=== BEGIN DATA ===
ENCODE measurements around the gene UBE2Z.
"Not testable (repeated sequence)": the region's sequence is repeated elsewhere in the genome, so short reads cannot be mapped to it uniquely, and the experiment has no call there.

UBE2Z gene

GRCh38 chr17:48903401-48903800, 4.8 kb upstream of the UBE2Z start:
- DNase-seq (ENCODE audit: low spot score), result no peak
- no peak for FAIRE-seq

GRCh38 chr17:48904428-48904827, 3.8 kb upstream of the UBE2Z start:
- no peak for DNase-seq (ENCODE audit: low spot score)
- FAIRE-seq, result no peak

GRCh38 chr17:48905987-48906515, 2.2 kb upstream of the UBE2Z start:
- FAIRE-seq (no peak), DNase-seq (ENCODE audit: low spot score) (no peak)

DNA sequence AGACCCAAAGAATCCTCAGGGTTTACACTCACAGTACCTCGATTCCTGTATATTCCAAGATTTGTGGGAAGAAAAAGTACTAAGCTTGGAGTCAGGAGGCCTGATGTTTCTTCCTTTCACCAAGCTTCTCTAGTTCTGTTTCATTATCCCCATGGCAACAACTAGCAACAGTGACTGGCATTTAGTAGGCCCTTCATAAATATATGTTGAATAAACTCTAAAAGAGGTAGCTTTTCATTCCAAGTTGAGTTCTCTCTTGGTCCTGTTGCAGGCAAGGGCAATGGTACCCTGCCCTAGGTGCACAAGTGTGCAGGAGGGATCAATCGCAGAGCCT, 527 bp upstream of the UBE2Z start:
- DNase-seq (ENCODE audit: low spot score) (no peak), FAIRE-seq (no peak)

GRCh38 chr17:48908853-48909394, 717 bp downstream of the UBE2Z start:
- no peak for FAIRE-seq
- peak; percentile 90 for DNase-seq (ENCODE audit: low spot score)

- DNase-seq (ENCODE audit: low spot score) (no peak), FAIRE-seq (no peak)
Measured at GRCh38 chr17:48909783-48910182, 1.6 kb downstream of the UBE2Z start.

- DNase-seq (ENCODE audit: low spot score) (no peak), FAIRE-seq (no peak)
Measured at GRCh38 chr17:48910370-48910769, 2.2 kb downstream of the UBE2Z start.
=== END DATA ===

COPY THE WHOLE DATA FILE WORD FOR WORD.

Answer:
ENCODE measurements around the gene UBE2Z.
"Not testable (repeated sequence)": the region's sequence is repeated elsewhere in the genome, so short reads cannot be mapped to it uniquely, and the experiment has no call there.

UBE2Z gene

GRCh38 chr17:48903401-48903800, 4.8 kb upstream of the UBE2Z start:
- DNase-seq (ENCODE audit: low spot score), result no peak
- no peak for FAIRE-seq

GRCh38 chr17:48904428-48904827, 3.8 kb upstream of the UBE2Z start:
- no peak for DNase-seq (ENCODE audit: low spot score)
- FAIRE-seq, result no peak

GRCh38 chr17:48905987-48906515, 2.2 kb upstream of the UBE2Z start:
- FAIRE-seq (no peak), DNase-seq (ENCODE audit: low spot score) (no peak)

DNA sequence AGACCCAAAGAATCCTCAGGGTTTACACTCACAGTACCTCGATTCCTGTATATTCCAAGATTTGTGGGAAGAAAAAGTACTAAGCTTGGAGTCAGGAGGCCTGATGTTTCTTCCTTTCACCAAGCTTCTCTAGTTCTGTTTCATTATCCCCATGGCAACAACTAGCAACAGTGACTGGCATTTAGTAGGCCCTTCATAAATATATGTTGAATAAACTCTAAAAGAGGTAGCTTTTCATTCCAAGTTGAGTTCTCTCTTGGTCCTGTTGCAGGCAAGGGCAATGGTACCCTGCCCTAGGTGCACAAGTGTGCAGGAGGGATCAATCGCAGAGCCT, 527 bp upstream of the UBE2Z start:
- DNase-seq (ENCODE audit: low spot score) (no peak), FAIRE-seq (no peak)

GRCh38 chr17:48908853-48909394, 717 bp downstream of the UBE2Z start:
- no peak for FAIRE-seq
- peak; percentile 90 for DNase-seq (ENCODE audit: low spot score)

- DNase-seq (ENCODE audit: low spot score) (no peak), FAIRE-seq (no peak)
Measured at GRCh38 chr17:48909783-48910182, 1.6 kb downstream of the UBE2Z start.

- DNase-seq (ENCODE audit: low spot score) (no peak), FAIRE-seq (no peak)
Measured at GRCh38 chr17:48910370-48910769, 2.2 kb downstream of the UBE2Z start.